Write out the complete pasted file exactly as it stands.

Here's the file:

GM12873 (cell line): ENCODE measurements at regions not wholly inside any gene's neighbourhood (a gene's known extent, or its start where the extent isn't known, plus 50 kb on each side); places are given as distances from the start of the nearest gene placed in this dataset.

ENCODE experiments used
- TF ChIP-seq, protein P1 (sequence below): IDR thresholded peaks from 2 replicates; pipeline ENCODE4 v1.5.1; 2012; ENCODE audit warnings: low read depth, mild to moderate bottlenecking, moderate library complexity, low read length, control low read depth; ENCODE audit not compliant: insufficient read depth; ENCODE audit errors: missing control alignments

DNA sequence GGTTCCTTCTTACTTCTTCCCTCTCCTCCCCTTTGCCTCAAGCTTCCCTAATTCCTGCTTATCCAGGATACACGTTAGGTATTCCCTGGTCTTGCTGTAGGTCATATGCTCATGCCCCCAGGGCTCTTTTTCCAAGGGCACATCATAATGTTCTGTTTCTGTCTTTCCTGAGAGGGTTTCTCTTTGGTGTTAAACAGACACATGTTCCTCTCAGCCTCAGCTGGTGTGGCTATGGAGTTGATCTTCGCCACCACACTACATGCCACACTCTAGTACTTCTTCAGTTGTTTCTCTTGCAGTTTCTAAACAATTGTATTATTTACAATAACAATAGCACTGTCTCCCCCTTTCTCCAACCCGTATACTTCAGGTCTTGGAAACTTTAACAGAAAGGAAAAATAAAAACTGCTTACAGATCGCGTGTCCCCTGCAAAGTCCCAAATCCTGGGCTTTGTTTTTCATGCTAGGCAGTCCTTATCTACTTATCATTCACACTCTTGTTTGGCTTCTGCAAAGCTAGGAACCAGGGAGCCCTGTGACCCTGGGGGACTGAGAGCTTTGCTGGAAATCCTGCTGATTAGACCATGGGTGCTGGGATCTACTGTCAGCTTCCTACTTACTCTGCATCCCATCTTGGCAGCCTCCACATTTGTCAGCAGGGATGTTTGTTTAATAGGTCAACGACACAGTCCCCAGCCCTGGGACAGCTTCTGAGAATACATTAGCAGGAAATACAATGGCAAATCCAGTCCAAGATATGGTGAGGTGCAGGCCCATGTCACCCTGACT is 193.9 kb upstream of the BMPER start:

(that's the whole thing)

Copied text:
GM12873 (cell line): ENCODE measurements at regions not wholly inside any gene's neighbourhood (a gene's known extent, or its start where the extent isn't known, plus 50 kb on each side); places are given as distances from the start of the nearest gene placed in this dataset.

ENCODE experiments used
- TF ChIP-seq, protein P1 (sequence below): IDR thresholded peaks from 2 replicates; pipeline ENCODE4 v1.5.1; 2012; ENCODE audit warnings: low read depth, mild to moderate bottlenecking, moderate library complexity, low read length, control low read depth; ENCODE audit not compliant: insufficient read depth; ENCODE audit errors: missing control alignments

DNA sequence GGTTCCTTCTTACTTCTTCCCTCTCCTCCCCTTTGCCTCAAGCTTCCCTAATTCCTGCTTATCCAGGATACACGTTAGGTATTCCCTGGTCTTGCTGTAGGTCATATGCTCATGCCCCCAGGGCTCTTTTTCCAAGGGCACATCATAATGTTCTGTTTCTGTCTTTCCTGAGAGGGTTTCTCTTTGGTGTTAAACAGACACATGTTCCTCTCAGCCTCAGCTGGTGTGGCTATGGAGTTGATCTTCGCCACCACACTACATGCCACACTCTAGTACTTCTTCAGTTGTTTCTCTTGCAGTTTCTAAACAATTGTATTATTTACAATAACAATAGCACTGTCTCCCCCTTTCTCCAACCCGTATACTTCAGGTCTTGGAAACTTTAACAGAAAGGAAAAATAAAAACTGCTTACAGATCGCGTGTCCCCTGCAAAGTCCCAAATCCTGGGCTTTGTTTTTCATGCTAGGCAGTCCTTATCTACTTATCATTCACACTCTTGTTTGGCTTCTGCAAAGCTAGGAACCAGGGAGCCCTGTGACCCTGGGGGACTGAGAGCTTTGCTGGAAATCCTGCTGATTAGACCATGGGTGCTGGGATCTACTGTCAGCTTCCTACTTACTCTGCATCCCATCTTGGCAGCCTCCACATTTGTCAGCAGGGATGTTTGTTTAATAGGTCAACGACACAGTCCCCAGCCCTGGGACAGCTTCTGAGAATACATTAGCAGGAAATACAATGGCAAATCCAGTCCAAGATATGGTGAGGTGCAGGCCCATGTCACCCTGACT is 193.9 kb upstream of the BMPER start: